Yes, President Obama’s visit to the storm-ravaged Jersey Shore was a glorified photo-op. And yes, Gov. Chris Christie’s effusive praise of the president seemed a bit over the top. But I do think something important happened Wednesday during their trip to Brigantine.
Here’s what Gov. Christie said about the president:
He has worked incredibly closely with me since before the storm hit…It’s been a great working relationship to make sure that we’re doing the jobs that people elected us to do. And I cannot thank the president enough for his personal concern and compassion for our state and for the people of our state.
And President Obama responded:
Governor Christie throughout this process has been responsive; he has been aggressive in making sure that the state got out in front of this incredible storm. And…he has put his heart and soul into making sure that the people of New Jersey bounce back even stronger than before. So I just want to thank him for his extraordinary leadership and partnership.
Christie, of course, has been an active surrogate and supporter of Mitt Romney, speaking on the candidate’s behalf from early in the primary season. He also made the keynote address at the Republican National Convention in Tampa in which he attacked Democrats in general yet never mentioned President Obama by name.
But when the biggest natural disaster in memory hit his home state, it affected him profoundly.
“The Jersey Shore of my youth is gone,” he tweeted the other day. “The rides I took my kids on this summer are in the Atlantic Ocean.”
This is not the thinking of a calculating politician; this is someone who’s lost something he’s loved and yet has the responsibility of helping millions of people in deep trouble. So, when the president reached out to him even before the storm began and kept following up with real help, I think it struck a responsive chord.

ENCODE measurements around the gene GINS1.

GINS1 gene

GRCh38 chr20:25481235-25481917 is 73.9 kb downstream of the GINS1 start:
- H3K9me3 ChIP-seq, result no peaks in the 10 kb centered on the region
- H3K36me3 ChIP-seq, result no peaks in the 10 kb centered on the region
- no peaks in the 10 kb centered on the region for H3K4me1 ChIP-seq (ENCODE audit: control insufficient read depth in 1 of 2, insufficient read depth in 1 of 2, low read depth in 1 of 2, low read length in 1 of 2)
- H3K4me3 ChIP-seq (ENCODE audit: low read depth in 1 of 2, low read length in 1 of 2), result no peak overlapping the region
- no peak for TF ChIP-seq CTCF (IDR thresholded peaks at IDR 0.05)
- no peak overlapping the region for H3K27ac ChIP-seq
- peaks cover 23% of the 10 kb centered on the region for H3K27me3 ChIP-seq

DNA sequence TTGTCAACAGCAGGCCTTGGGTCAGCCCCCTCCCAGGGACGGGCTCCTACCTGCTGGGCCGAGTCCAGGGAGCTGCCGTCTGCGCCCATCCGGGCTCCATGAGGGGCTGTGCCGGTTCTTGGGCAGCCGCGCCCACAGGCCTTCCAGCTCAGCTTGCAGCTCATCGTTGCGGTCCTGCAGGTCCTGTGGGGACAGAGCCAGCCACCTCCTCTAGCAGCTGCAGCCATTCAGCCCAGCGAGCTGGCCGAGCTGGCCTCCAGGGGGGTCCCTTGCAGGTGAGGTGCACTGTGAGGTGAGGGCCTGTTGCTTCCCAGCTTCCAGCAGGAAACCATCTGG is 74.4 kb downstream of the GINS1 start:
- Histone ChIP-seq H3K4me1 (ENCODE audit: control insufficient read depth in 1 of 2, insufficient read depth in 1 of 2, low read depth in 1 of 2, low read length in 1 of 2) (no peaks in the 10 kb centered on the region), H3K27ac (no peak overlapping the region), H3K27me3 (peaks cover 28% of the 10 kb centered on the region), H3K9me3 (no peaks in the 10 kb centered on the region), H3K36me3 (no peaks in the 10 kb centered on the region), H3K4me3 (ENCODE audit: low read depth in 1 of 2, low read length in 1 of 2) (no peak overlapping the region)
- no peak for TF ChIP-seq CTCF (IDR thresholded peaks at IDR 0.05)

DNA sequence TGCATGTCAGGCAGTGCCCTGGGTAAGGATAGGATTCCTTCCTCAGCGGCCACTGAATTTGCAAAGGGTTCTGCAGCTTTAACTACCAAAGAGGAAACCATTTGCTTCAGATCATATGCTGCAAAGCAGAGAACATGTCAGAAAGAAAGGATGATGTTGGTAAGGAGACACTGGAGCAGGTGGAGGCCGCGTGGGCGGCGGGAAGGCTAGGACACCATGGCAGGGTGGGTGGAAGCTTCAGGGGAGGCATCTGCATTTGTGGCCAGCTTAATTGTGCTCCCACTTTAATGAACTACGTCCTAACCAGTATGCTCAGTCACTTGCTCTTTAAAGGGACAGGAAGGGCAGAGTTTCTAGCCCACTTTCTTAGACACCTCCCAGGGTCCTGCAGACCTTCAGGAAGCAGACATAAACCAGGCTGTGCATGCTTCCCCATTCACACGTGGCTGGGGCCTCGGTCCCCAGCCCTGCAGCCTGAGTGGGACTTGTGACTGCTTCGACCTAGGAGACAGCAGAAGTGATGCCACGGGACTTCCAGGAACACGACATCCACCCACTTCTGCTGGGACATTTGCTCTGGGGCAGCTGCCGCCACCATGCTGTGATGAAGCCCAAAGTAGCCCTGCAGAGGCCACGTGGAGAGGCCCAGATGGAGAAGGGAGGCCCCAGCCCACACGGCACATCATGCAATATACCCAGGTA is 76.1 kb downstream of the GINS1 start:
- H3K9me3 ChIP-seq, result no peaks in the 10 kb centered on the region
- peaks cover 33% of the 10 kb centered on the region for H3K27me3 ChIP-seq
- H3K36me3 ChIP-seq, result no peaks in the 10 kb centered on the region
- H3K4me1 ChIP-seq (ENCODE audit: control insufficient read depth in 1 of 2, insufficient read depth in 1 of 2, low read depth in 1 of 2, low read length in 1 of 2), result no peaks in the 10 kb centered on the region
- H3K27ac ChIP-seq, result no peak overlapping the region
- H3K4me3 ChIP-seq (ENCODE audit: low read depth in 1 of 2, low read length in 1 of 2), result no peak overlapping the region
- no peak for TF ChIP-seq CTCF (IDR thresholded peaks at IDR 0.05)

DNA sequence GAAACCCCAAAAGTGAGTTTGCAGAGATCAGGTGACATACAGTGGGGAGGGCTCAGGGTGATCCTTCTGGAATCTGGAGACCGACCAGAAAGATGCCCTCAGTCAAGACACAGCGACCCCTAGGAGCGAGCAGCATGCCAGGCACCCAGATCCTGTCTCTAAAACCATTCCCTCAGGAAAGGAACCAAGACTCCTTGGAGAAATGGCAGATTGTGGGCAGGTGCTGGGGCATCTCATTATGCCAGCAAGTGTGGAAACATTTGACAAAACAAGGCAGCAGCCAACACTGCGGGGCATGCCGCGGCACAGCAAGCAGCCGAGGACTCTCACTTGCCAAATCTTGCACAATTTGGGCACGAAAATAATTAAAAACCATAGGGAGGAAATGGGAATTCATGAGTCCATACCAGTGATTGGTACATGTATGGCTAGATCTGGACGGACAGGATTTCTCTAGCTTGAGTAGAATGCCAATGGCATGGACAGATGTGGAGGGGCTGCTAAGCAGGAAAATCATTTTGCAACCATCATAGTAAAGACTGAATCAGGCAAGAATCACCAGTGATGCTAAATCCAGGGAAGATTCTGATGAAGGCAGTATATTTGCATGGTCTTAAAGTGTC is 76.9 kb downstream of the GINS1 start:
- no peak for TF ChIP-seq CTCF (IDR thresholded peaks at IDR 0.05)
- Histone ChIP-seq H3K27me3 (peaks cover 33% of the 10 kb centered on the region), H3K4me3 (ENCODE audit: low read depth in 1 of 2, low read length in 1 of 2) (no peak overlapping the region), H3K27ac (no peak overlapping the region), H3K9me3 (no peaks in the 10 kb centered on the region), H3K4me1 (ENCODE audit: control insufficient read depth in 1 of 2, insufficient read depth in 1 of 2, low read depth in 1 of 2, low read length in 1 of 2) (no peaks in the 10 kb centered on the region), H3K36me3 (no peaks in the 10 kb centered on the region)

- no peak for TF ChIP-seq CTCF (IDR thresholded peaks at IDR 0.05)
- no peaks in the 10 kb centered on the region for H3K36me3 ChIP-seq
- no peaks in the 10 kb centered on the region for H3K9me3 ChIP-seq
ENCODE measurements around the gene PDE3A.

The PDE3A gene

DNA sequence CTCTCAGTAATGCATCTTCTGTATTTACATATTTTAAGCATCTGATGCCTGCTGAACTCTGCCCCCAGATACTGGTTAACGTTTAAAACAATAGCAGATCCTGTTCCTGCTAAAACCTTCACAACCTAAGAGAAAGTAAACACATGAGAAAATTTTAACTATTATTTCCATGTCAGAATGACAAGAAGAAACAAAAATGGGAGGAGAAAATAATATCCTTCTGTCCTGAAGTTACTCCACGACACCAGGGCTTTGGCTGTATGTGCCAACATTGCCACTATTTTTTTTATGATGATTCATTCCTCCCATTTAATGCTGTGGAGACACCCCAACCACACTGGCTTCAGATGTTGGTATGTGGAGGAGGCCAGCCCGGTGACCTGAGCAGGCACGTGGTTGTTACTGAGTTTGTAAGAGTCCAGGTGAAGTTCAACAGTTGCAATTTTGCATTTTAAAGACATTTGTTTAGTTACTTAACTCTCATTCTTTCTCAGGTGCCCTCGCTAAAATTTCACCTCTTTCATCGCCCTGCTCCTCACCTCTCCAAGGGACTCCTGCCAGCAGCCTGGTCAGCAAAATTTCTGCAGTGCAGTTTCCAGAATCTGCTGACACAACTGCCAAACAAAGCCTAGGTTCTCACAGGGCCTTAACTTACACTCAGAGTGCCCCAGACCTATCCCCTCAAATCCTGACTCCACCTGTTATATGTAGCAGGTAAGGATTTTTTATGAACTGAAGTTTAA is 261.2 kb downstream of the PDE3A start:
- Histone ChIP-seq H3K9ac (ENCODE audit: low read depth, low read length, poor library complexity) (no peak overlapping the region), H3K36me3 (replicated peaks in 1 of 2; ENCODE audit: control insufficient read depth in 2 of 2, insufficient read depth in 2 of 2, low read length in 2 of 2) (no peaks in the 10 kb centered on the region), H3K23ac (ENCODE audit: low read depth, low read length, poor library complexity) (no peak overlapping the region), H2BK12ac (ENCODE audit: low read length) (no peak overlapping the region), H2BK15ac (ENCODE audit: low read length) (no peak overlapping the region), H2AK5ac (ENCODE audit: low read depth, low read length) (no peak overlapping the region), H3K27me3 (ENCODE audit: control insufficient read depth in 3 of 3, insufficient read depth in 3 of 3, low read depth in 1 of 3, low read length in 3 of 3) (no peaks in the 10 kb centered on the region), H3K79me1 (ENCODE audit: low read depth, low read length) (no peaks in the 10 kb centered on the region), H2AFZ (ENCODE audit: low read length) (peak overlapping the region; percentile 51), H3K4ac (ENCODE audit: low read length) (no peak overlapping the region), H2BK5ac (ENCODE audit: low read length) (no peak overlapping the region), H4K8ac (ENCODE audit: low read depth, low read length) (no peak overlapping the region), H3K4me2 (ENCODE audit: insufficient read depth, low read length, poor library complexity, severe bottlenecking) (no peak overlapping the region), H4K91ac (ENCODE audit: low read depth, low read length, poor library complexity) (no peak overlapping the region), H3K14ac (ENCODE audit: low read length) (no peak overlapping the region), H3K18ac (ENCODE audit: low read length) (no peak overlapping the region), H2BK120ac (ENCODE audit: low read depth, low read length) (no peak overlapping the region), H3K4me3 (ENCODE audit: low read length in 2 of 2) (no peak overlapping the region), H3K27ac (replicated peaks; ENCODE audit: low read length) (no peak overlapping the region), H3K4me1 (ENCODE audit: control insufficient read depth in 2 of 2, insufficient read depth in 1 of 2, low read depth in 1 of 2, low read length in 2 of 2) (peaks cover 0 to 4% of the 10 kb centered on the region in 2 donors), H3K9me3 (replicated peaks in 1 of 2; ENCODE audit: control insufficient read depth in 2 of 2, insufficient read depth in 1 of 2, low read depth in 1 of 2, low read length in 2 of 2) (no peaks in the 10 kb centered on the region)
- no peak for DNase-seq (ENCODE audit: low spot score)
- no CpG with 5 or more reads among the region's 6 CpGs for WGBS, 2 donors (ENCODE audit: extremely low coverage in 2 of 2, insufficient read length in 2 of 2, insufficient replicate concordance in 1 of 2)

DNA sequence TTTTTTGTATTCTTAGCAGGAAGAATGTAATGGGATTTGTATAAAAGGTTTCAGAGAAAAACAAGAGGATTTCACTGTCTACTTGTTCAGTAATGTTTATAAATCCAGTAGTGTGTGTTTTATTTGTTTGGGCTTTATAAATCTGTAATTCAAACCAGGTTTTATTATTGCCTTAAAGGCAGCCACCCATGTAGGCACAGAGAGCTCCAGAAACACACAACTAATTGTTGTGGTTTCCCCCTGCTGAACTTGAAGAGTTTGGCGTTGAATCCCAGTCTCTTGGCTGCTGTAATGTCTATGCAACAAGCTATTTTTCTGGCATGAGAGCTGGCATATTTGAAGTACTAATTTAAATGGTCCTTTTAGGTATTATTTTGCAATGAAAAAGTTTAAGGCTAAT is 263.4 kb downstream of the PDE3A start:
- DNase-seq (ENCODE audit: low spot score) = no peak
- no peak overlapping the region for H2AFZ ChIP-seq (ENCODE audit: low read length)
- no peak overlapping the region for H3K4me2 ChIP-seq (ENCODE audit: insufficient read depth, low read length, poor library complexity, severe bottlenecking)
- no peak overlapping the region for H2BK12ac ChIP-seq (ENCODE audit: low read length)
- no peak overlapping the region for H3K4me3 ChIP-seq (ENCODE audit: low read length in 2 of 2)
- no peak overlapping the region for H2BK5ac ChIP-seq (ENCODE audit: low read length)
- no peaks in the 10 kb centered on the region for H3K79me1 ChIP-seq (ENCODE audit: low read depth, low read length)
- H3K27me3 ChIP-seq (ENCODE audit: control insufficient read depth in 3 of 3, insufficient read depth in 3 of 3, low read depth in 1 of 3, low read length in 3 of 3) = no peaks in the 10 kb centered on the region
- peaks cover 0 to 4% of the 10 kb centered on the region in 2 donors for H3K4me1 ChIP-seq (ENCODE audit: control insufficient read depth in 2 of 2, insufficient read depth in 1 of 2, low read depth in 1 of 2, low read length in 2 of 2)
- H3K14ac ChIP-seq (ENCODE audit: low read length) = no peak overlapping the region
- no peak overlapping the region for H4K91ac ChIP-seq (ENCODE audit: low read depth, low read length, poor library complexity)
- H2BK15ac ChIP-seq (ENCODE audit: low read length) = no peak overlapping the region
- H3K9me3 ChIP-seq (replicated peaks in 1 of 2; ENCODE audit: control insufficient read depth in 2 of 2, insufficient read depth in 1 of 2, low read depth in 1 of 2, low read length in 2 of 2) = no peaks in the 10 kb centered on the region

And when the president got a positive response from one of his toughest opponents, it brought out the best in him, too. The desire to work with Republicans is at the core of his politics, and the difficulty of doing that in Washington has been endlessly frustrating to him, I believe.
And so, the unlikely bromance.
Also, unlike more extreme Republican politicians, Christie has worked successfully with New Jersey Democrats to get things done.
In his convention speech, Christie said the following:
We believe it is possible to forge bipartisan compromise, and stand up for our conservative principles….When there are people in the room who care more about doing the job they
were elected to do than worry about winning reelection, it is possible to work together, achieve principled compromise, and get results for the people who give us these jobs in the first
Those words about “compromise” fell flat at the very partisan convention in Tampa. But they came back months later when a Democratic president stood side by side with a Republican governor on a battered beach where disaster had struck and they needed to work together.
As such, the president and the governor laid out a great model for solving many of our pressing problems. But does it have to take the storm of the century to make it happen?